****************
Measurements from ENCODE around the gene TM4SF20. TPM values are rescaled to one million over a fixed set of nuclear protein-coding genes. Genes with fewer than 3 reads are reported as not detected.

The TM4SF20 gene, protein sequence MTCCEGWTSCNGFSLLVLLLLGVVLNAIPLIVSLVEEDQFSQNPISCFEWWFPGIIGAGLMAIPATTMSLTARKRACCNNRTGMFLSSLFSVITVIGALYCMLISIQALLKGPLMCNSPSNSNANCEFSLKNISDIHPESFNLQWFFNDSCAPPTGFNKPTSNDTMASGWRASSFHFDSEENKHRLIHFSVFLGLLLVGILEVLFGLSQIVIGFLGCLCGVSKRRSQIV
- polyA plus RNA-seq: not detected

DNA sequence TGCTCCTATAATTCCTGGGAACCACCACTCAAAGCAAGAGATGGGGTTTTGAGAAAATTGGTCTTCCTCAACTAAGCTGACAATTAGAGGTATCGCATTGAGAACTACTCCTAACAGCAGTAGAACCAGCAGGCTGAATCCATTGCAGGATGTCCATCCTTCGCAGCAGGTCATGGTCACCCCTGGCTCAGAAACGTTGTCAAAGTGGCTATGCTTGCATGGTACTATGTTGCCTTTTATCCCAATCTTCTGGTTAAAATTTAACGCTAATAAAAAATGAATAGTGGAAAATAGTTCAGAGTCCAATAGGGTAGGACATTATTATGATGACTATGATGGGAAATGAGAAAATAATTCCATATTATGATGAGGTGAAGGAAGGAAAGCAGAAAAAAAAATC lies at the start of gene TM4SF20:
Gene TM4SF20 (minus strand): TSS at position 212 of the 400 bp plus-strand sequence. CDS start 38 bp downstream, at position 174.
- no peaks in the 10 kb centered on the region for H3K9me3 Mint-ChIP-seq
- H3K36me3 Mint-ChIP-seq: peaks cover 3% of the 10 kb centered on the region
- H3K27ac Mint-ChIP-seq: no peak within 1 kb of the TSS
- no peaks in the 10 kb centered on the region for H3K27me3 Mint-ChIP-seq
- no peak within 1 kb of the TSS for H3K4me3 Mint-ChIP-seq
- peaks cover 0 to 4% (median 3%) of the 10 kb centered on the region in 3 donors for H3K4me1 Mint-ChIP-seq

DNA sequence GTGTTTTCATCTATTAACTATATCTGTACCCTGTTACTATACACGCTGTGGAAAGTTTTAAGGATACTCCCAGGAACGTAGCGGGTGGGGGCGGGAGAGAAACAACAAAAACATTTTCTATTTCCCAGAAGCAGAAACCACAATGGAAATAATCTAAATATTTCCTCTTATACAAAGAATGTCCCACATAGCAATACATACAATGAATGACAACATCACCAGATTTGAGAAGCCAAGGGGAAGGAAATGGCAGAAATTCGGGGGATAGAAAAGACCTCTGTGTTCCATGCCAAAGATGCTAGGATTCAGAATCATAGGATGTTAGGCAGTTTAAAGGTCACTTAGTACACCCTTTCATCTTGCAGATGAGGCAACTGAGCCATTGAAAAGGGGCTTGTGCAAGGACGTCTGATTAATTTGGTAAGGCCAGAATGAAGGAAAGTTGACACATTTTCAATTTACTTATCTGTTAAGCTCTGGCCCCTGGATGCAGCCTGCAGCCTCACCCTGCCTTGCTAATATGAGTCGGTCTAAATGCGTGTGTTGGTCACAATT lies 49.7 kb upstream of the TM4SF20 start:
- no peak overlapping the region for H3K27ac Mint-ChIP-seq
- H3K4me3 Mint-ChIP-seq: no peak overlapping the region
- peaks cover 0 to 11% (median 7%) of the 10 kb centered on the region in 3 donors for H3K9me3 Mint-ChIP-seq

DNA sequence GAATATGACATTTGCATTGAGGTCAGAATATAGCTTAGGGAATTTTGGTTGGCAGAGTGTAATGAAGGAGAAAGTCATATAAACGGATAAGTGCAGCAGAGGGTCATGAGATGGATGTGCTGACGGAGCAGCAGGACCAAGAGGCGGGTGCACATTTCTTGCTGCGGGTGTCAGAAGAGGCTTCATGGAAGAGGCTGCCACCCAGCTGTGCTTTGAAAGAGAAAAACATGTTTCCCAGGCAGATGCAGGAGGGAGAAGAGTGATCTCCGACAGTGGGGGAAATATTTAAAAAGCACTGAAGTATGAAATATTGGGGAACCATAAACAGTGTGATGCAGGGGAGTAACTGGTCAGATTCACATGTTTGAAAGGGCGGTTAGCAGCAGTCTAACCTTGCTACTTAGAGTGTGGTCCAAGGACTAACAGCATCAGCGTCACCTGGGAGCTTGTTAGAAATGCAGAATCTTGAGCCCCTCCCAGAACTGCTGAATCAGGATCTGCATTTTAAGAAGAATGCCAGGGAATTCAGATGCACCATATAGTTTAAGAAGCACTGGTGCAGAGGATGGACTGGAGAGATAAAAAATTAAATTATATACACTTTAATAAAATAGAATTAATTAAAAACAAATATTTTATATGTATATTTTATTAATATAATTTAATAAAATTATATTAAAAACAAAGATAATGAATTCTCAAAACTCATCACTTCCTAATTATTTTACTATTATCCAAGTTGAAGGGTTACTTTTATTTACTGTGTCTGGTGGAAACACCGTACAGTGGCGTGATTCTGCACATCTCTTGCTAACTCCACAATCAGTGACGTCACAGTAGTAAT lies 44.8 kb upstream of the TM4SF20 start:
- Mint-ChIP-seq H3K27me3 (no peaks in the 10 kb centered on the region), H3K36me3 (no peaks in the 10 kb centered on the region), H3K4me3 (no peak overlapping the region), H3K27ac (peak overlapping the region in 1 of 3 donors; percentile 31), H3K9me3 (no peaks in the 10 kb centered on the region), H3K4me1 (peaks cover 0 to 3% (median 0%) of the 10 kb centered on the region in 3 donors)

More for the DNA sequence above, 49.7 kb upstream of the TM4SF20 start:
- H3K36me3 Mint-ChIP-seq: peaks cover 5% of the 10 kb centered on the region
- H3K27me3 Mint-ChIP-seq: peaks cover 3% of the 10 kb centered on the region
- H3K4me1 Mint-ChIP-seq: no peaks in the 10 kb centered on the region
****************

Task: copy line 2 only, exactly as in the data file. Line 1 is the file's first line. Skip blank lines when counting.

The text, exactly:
The TM4SF20 gene, protein sequence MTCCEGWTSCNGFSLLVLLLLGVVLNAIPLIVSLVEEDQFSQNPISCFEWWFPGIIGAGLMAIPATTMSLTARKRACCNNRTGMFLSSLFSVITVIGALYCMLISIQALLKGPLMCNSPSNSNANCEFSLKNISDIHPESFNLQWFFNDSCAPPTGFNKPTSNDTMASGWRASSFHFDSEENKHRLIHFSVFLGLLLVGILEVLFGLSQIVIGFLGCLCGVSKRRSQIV